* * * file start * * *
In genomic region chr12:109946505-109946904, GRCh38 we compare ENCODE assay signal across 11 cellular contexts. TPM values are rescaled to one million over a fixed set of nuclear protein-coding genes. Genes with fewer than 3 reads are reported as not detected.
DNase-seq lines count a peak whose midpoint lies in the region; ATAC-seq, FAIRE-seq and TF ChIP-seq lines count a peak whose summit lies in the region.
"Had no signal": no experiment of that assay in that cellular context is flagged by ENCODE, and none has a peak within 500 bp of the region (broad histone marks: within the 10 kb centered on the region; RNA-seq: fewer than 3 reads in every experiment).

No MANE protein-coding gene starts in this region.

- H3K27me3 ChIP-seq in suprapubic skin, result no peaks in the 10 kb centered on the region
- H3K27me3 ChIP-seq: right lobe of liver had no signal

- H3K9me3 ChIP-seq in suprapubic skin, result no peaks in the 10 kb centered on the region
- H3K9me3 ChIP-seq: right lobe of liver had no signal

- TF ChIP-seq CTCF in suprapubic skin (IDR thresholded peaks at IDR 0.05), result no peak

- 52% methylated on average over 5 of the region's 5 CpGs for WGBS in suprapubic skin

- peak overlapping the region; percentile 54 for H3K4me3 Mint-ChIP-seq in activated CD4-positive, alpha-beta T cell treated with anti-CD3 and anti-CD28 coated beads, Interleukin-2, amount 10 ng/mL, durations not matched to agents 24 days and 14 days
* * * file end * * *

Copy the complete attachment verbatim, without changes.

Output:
In genomic region chr12:109946505-109946904, GRCh38 we compare ENCODE assay signal across 11 cellular contexts. TPM values are rescaled to one million over a fixed set of nuclear protein-coding genes. Genes with fewer than 3 reads are reported as not detected.
DNase-seq lines count a peak whose midpoint lies in the region; ATAC-seq, FAIRE-seq and TF ChIP-seq lines count a peak whose summit lies in the region.
"Had no signal": no experiment of that assay in that cellular context is flagged by ENCODE, and none has a peak within 500 bp of the region (broad histone marks: within the 10 kb centered on the region; RNA-seq: fewer than 3 reads in every experiment).

No MANE protein-coding gene starts in this region.

- H3K27me3 ChIP-seq in suprapubic skin, result no peaks in the 10 kb centered on the region
- H3K27me3 ChIP-seq: right lobe of liver had no signal

- H3K9me3 ChIP-seq in suprapubic skin, result no peaks in the 10 kb centered on the region
- H3K9me3 ChIP-seq: right lobe of liver had no signal

- TF ChIP-seq CTCF in suprapubic skin (IDR thresholded peaks at IDR 0.05), result no peak

- 52% methylated on average over 5 of the region's 5 CpGs for WGBS in suprapubic skin

- peak overlapping the region; percentile 54 for H3K4me3 Mint-ChIP-seq in activated CD4-positive, alpha-beta T cell treated with anti-CD3 and anti-CD28 coated beads, Interleukin-2, amount 10 ng/mL, durations not matched to agents 24 days and 14 days